Approximately early July to mid-October.
Via Valais season starts when the huts open, but more importantly, when some key bridges are put into place for the descent to Randa on Stage 7. Without these bridges, it is not possible to cross a steep gorge. You'll need to check the Topali Hut website for the dates.
The end of the season is similar - it's when the huts close and the bridges are removed. See our Via Valais SERVICES page for hut links.
In many places, yes, but we will only present the primary route here on Elevation. You'll need a map to determine your options. There are optional, and sometimes more direct routes through the Valais, many of which are on the nearby Haute Route.
Summer weather in the Alps is mostly good, but like any mountain range, anything can happen. Be prepared for thunderstorms, which may include snow, wind, hail, and lightning. Mountain skills and common sense are the best things to take along.
Maybe. We don't know your skill level so we really can't answer this very important question. While the route is relatively easy to follow with the GPS track in FatMap, poor weather can make things serious.
The Schöllijoch is the crux of the whole tour, and it's here that if the weather and visibility are poor, you'll need to make critical decisions about how to continue or not.
If these warnings make you nervous, consider a guide! Experience in the Alps is almost mandatory.
If you are interested in a guided tour, we can connect you to our network of guide services and tour operaters. Contact: email@example.com
Just the right amount of not too much! You'll need to have enough warm gear if things turn ugly, but you'll also need to consider how easily you want to be able to run. Good, ultra light running gear is critical.
If you've set yourself up for re-supplies in any of the towns, you can perhaps carry a bit less, but overall, your pack has a base line amount of gear you'll need to carry for running and overnights. You can see what we took, and use it as a packing list, at our Via Valais gear story.
The Via Valais has two sections with exposure.
The Pas de Chèvre is crossed on stage 2 and requires climbing steep ladders for a short section. While there is air beneath your feet, you are literally on a solid ladder bolted to the wall.
The Schöllijoch is crossed on stage 7 and is the most serious section of the Via Valais. We won't kid you, it is exposed and requires some scrambling between ladders, cables, and handles. It's a rocky, alpine cliff face you need to descend, and while it is maintained as an official Swiss alpine trail, those with a fear of exposure may have problems. Additionally, at the base of the rock face is a fixed rope to access the glacier. Depending on the season, the rope might be long or short.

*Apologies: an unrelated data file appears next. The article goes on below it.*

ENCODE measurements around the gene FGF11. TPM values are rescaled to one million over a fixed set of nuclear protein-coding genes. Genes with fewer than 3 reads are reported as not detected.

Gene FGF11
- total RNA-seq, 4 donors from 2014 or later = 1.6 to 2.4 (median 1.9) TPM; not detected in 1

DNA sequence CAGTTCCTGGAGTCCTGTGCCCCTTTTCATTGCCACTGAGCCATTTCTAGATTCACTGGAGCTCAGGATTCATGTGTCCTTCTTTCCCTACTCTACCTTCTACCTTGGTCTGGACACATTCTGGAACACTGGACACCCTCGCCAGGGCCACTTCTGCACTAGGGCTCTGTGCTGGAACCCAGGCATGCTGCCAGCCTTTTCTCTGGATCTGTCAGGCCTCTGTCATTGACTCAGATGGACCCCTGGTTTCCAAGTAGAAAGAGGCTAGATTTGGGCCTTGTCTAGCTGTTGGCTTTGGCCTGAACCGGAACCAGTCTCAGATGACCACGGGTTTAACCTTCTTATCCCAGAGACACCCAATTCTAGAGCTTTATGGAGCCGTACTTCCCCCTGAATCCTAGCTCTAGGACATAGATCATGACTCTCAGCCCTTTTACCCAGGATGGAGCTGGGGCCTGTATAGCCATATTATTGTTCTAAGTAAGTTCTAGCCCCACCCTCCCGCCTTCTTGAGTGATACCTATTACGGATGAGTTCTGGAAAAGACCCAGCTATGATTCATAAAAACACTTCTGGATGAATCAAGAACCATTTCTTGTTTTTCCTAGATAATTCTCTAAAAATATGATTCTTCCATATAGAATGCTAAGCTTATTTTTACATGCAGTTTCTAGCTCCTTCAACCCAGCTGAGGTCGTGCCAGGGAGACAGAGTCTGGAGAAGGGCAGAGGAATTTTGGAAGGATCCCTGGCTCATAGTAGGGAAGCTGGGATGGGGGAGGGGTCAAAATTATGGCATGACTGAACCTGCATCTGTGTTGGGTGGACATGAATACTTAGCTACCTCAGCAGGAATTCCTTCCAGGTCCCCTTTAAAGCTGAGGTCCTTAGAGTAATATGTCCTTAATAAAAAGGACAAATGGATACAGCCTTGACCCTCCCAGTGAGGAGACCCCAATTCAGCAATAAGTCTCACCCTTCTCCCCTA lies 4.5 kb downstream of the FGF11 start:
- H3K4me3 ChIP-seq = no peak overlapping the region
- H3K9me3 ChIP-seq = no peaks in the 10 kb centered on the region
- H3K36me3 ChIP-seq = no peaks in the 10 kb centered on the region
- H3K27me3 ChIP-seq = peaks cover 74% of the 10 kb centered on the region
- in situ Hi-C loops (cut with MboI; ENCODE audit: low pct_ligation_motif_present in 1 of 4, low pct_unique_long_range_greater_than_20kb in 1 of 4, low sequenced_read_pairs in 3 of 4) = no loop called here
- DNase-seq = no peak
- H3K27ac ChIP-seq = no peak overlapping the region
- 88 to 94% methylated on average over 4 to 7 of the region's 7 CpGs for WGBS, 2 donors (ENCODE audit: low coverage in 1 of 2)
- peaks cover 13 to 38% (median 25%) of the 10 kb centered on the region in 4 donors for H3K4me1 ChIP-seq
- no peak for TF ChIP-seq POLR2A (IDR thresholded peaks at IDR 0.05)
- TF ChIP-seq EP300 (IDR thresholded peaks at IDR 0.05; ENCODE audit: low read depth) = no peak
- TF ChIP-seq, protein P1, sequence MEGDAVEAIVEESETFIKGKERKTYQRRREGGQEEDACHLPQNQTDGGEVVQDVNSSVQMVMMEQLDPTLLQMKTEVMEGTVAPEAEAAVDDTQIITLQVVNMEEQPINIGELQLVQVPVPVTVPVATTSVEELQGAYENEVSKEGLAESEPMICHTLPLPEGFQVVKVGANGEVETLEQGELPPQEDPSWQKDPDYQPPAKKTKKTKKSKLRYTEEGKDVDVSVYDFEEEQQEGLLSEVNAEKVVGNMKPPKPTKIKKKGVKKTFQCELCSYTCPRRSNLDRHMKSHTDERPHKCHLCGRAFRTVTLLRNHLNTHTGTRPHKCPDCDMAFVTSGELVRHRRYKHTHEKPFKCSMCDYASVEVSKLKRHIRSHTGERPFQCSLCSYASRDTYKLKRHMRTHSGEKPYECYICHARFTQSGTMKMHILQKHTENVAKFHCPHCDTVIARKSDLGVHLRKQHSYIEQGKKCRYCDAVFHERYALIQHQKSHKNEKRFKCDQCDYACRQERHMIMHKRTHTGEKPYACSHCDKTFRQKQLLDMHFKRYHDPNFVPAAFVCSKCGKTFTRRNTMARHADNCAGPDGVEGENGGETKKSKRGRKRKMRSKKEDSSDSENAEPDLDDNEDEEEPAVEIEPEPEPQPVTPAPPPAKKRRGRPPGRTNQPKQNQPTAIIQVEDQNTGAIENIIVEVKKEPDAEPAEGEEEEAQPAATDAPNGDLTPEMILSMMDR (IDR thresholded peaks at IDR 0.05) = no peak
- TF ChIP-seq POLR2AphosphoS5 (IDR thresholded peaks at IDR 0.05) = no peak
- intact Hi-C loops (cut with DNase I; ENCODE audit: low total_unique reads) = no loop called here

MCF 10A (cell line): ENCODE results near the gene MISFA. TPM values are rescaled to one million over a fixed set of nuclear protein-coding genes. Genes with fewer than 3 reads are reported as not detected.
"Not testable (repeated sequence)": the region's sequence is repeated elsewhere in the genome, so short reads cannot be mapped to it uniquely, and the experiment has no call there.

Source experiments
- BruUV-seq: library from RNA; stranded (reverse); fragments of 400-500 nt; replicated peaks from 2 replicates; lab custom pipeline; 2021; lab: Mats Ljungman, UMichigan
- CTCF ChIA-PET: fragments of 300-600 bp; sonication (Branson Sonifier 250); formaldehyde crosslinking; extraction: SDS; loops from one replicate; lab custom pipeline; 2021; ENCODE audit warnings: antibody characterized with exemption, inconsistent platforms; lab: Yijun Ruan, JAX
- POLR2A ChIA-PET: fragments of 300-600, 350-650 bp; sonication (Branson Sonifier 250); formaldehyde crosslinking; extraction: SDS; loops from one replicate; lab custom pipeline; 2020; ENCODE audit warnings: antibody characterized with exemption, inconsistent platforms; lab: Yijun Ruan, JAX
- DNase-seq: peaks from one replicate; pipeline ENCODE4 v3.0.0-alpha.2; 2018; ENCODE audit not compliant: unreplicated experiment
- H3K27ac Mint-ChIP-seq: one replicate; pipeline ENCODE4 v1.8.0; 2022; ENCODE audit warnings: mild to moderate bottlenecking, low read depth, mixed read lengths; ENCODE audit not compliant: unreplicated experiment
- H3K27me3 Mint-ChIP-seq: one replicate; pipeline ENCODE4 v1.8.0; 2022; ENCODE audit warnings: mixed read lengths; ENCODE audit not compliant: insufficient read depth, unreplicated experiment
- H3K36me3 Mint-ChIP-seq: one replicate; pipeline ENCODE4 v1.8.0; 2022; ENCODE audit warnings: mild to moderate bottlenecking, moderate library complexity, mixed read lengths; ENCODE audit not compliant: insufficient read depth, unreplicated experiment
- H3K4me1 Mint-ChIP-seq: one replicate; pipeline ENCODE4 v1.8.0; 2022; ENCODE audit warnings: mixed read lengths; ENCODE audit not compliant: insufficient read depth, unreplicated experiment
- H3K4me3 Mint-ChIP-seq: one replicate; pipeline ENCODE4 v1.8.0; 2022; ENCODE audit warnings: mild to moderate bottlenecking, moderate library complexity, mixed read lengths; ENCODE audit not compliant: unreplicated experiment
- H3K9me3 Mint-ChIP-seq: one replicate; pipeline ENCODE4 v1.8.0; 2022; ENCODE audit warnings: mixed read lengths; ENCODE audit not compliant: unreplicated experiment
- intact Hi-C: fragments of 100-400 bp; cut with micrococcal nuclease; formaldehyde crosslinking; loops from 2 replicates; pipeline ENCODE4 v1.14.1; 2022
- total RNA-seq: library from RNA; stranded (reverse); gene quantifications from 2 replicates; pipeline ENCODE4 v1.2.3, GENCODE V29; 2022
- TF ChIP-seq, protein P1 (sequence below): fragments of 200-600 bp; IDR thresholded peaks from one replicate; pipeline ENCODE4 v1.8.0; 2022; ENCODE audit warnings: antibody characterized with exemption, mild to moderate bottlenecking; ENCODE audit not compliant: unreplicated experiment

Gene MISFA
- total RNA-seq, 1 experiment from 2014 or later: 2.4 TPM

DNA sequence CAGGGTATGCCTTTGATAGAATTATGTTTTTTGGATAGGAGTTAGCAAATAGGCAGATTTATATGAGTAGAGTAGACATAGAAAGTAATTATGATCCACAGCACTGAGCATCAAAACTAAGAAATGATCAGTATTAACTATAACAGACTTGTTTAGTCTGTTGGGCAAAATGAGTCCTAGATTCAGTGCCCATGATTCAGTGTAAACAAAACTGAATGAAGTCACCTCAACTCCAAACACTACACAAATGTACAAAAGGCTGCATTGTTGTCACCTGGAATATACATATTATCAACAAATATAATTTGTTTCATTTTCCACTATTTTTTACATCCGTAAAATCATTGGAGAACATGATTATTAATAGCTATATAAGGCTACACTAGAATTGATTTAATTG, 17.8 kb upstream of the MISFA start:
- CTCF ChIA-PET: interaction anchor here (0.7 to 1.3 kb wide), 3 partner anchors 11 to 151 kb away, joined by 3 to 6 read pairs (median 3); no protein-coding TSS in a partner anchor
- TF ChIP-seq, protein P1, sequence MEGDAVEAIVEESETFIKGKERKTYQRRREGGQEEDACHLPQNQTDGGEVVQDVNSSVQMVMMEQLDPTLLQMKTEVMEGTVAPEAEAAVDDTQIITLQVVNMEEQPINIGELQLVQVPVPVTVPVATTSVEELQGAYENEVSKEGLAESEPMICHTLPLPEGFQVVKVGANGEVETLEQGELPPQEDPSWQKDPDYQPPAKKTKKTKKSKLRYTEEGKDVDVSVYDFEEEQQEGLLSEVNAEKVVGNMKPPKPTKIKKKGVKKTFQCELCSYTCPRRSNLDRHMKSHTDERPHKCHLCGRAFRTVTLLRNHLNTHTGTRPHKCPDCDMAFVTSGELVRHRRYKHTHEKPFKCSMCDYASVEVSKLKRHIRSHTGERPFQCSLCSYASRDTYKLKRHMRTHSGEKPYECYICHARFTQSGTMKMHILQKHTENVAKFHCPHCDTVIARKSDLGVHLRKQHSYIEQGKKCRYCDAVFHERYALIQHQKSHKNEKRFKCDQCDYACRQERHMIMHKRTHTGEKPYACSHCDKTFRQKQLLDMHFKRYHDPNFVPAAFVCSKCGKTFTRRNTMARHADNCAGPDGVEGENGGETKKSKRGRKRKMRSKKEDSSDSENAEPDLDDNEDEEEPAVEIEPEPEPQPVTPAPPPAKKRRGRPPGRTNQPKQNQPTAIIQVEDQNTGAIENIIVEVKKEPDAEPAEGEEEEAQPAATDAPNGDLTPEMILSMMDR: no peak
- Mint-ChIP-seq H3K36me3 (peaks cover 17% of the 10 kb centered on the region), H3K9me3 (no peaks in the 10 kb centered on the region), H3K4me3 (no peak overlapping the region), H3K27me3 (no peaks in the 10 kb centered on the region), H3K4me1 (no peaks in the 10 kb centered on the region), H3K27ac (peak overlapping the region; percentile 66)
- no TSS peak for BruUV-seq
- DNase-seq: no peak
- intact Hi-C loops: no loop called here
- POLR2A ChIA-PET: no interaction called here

Once on the glacier, it is more of a snowfield to descend than glacier, with no crevasses, and not steep enough for crampons, as of 2018.
Bonus peaks may involve more technical terrain and scrambling.
The decision to not cross the Schöllijoch requires some serious re-routing and likely the addition of a day to the tour.
If you decide to not cross prior to the Turtmann Hut, you'll probably want to switch to the Haute Route and spend the night in Gruben. From Gruben you'll cross the Augstbordpass and descend to St. Niklaus before heading up valley to Randa, where you'll rejoin the Via Valais. Study your maps if this is how you choose to go.
Phones work almost everywhere along the Via Valais, but don't rely on them in case you are in the rare hole, or if your battery is dead. Emergency services is 1414 or 1415.
Visitors to the Alps should consider getting Rega, a Swiss emergency rescue program with an app function that immediately initiates a rescue based on your position.
Maybe! Most huts have power strips these days for guests to use, but, they can be busy, or the hut keeper may need to switch them off if their batteries are low. Be independent and carry your own power pack!
This is a great question, and one that needs to be understood. In Switzerland, it is possible to send your luggage from train station to train station.